When Cash Flows Don’t Match Compounding Periods

In a previous post Simple Formula for Converting Compound Interest Rates and spreadsheet, I showed a conversion formula that allowed the user to convert an interest rate from one compounding period to another equivalent compounding period. For example, you could calculate the annual equivalent for a monthly compound rate, or the semiannual equivalent rate of a quarterly compound rate, etc.

This same conversion formula can be used for another purpose. Assume that you have an investment vehicle that compounds interest monthly at 4.0%, but you only plan on making a deposit at the end of each quarter. Even though the investment compounds monthly, you are only investing quarterly , so when calculating the amount you will accumulate at the end of three years, do you plug in the monthly compound rate or the quarterly compound rate into the future value formula? The answer is that you use the quarterly equivalent of the monthly 4.0% compound rate, or 4.01335% (don’t round off).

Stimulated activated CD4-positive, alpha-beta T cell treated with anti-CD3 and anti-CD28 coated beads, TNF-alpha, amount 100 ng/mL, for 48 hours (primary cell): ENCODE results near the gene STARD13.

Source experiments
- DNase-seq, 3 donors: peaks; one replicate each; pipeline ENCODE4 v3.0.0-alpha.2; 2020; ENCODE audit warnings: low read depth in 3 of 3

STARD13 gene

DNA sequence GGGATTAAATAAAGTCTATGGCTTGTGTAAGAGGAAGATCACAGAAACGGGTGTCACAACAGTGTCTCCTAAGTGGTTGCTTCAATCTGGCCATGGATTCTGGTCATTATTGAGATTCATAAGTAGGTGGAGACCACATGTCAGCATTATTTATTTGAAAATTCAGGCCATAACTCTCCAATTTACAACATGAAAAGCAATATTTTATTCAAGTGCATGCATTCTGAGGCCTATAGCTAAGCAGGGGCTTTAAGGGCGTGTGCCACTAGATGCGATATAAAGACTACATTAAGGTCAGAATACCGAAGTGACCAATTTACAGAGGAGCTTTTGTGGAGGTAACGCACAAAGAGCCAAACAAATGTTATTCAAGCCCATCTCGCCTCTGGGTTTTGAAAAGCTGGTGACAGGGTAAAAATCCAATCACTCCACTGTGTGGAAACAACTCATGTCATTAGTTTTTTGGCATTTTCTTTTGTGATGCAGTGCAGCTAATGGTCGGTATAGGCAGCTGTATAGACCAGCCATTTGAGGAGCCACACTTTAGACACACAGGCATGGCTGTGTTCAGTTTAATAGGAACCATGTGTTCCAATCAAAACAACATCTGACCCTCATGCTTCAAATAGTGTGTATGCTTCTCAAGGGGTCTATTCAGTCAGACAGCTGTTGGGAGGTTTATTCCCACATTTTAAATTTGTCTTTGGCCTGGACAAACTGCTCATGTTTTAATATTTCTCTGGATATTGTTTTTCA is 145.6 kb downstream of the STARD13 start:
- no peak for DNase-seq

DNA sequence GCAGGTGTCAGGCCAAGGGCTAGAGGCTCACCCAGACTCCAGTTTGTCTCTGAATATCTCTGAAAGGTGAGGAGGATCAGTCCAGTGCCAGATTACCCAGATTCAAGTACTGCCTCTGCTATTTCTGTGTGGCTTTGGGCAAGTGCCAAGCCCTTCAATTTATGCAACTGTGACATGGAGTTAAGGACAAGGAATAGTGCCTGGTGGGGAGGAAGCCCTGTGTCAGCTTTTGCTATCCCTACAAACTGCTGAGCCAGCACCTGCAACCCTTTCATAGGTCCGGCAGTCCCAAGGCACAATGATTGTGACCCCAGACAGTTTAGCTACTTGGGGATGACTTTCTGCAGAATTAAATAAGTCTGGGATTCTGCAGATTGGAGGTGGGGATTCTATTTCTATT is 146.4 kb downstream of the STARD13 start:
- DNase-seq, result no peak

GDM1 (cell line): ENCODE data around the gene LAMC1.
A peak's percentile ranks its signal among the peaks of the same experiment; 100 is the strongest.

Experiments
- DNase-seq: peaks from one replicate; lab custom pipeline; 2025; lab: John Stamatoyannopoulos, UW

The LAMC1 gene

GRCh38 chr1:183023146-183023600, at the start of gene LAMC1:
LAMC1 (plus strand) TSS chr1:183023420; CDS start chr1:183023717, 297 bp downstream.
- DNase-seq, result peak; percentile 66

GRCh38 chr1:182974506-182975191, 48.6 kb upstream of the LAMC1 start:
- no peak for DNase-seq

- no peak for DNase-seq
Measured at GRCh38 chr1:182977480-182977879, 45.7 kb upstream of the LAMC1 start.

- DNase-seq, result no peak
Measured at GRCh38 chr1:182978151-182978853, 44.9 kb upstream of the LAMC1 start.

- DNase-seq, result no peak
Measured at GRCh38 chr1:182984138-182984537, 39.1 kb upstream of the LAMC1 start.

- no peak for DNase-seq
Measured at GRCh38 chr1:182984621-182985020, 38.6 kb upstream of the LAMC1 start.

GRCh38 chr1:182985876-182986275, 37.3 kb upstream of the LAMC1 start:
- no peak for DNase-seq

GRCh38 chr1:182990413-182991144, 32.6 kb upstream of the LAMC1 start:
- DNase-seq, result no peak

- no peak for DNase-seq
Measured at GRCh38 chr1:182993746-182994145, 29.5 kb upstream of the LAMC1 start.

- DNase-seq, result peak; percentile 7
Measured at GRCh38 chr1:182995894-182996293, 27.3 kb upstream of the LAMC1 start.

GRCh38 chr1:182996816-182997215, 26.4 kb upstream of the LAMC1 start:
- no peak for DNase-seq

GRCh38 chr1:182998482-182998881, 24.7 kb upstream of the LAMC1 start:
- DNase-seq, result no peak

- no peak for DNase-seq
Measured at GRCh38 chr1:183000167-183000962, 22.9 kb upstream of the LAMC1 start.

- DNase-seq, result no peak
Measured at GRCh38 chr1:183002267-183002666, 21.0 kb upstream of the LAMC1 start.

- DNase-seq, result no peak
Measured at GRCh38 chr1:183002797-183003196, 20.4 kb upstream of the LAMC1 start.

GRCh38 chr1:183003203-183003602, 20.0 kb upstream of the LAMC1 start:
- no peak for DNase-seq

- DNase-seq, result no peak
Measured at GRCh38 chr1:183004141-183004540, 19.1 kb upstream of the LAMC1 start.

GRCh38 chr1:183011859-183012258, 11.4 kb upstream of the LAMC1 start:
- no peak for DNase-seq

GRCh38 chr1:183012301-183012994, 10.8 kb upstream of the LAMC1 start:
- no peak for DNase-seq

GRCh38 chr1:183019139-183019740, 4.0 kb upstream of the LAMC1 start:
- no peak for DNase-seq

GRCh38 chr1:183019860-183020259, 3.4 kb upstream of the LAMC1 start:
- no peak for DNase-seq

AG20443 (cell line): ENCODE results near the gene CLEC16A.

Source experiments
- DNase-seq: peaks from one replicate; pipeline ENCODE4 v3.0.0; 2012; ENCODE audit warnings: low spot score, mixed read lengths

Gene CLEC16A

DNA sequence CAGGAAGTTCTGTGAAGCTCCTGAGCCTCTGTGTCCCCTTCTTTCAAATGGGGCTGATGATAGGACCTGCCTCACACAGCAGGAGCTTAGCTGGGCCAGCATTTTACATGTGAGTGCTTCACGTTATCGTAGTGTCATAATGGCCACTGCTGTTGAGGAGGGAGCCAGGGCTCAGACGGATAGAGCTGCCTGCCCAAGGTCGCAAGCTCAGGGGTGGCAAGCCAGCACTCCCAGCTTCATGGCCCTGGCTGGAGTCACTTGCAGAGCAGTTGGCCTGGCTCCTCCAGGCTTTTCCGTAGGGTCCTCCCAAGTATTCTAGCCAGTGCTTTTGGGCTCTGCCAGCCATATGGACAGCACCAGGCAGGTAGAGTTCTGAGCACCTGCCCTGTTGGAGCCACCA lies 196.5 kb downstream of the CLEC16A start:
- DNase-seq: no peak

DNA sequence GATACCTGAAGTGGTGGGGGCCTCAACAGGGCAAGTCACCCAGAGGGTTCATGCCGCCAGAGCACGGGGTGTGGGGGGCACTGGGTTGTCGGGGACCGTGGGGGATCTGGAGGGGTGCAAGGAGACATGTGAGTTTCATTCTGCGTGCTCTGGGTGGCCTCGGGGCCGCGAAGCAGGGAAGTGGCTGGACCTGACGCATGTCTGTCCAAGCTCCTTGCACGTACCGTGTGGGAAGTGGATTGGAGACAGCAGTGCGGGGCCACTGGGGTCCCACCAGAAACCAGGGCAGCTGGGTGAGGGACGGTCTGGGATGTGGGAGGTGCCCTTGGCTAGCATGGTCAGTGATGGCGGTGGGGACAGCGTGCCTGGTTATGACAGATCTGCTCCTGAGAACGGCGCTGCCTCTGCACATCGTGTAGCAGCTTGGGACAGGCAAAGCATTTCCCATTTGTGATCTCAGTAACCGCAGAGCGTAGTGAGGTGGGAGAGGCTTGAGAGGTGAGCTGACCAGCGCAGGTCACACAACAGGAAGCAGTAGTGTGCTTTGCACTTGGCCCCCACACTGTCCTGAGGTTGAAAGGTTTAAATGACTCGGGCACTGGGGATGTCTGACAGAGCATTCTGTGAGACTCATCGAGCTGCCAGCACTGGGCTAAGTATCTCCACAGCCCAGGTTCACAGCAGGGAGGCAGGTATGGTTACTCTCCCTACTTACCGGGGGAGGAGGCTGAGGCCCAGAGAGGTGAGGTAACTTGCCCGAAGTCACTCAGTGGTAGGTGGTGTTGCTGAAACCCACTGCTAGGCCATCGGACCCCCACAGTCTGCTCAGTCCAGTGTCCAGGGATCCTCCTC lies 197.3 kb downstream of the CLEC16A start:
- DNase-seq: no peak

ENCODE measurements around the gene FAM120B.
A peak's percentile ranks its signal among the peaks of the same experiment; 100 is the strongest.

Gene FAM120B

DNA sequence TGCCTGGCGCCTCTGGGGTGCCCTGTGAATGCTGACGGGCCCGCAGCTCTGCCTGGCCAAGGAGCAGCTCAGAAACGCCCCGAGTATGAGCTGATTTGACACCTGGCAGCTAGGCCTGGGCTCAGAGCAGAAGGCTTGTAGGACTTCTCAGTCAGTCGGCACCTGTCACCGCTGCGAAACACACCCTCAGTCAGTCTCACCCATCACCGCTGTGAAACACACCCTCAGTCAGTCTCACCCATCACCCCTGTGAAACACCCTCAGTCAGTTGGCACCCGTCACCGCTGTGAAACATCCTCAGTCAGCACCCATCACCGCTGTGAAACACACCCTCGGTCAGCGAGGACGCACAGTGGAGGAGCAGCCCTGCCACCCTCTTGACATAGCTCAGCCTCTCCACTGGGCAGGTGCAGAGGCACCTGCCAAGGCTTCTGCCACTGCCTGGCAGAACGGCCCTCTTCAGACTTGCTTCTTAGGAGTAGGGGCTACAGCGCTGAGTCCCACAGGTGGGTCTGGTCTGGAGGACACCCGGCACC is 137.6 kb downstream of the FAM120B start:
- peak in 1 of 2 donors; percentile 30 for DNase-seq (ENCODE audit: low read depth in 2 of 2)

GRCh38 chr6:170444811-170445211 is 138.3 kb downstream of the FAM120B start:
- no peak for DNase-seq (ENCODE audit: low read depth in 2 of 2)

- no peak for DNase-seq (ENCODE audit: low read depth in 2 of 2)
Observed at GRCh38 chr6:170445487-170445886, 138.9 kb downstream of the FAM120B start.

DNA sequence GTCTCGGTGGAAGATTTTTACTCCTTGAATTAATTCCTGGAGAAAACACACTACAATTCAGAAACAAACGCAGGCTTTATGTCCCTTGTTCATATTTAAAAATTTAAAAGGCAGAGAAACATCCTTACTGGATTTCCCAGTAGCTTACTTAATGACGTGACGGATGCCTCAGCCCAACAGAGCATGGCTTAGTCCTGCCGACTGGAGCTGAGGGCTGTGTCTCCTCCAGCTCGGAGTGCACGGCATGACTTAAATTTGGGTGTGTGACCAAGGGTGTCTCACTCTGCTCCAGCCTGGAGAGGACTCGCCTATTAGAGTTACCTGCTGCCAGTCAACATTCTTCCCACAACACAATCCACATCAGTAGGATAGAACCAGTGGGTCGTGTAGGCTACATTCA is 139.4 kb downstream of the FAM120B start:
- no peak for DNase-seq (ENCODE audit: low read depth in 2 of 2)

The formula for the conversion is:


The values f and t come from this lookup table, corresponding to the monthly and quarterly rates, respectively:

Now you can plug in the information to the FV or PV functions. The new APR and number of deposits per year are linked to the rate converter, so you only need to enter the amount of each deposit and the number of years:

On a separate sheet (Proof), I calculated the present and future values the long way, as a proof that the above shortcut formula works:

Download “CFvsCP.xlsx


Don Pistulka

Retired Credit Union CFO - Finance
Background: over 40 years in investments, asset/Liability management, banking, securities trader.
Worked for: California Credit Union, WesCorp, CalFed S&L, Crocker Bank, Carroll McEntee, Federal Home Loan Bank Board (D.C.), Western Asset Management, Security Pacific National Bank.

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